a societal pitfall from over-confidence in data

I think the hard problems of integrating Bayes into business is when mixed methods of qualitative and quantitative analysis are required. Finding an appropriate balance between the two (inside/outside view, Kahneman) might make for a good measure of a group’s ability to avoid fallacies of data use, as well as the group’s ability to model some system. These are not independent traits: fallacies create biases in the model.

The nature of Bayes in business is that observations reduce uncertainties at some economic cost. The power of observational technology is increasing while the economic cost of implementing is decreasing. This is independent of our ability to quantitatively model observational output. Maybe this ability to quantitatively model is what allows the quantitative to consume the qualitative. However, this ‘consumption’ is happening slower than people predict, because (1) a bubble is profitable until it pops, and (2) the substitution bias makes us think reality is far simpler than it actually is. I believe that the inflated expectations are causing pre-mature consumption (we are giving it too much attention), and that its result could be harmful.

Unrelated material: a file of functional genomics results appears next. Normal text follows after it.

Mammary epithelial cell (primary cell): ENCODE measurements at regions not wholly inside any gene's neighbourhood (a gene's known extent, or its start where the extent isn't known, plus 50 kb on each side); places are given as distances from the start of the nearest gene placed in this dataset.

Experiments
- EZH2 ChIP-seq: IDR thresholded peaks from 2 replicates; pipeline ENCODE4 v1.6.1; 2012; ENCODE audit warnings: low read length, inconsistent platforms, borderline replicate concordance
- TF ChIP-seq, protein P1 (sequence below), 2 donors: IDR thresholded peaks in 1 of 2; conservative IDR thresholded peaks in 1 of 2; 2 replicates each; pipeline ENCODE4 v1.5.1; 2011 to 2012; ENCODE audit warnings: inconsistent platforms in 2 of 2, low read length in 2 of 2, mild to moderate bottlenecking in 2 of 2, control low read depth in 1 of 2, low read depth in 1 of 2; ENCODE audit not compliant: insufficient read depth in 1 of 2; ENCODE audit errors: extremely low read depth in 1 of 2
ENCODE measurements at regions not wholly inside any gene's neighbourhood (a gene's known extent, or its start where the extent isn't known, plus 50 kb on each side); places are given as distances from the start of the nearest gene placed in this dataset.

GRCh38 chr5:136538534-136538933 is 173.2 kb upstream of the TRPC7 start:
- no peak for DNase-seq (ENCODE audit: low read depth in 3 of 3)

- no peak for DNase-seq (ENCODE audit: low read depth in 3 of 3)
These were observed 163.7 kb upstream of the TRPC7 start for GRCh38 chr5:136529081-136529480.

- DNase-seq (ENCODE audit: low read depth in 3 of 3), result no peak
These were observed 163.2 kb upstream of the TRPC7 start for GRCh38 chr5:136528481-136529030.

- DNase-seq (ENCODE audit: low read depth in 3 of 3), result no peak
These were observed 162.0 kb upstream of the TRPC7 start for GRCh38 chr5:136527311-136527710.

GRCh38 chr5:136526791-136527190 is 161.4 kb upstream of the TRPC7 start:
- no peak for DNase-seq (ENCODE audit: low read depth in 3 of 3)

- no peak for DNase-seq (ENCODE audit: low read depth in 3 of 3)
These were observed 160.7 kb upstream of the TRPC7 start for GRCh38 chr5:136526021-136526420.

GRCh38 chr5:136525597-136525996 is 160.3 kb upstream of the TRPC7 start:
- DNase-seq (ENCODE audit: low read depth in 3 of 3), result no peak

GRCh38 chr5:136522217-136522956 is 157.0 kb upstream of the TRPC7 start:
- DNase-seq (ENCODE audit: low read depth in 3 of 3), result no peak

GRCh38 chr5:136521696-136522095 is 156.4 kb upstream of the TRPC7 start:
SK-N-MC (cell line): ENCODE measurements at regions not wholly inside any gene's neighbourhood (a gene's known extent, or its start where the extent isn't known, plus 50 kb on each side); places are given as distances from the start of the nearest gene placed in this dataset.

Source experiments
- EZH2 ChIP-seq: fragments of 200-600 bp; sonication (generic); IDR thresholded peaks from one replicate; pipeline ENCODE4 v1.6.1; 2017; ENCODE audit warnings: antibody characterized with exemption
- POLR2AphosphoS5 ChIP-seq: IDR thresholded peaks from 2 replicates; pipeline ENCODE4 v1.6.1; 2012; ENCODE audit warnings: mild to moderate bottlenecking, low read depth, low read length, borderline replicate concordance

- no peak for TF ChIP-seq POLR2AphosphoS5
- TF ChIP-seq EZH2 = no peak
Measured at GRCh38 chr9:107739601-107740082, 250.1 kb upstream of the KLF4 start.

An example to try and explain more concretely: I feel strong aversion to an aspect of the quantified self movement. The emotional aversion primarily comes from its toll on my attention, which is my favorite resource. But I am also averse because of my hypothesis that people will turn to it for personal solutions insofar as it provides personal metrics. There is definitely something to be had here, but the warning comes from the fact that the incentives and frameworks for the producers of these personal metrics are radically independent from the incentives of the consumers. The producers are driven by capital and see these self-quantifying tools either as a feeding ground, or as an end in itself.

In contrast, the idea behind user-centered design is focused on need finding: profit is viewed as a consequence. Start-ups may be a place for hope in this respect, since their goal is synonymous with user-centered design. The difference between start-ups and established organizations is that for a start-up to succeed, it has to be valued the most by its users. For an established company to succeed, it only has to drive up revenue. The transition can be seen as scaling becomes relevant: small segment quality gets consumed by quantity. Google makes for a good example of how this inevitably demotes to capitalism (the case is arguably much larger for Google given that the resource they are fighting for is breadth of attention). As capitalism grows, misaligned incentives between consumers and producers becomes problematic.

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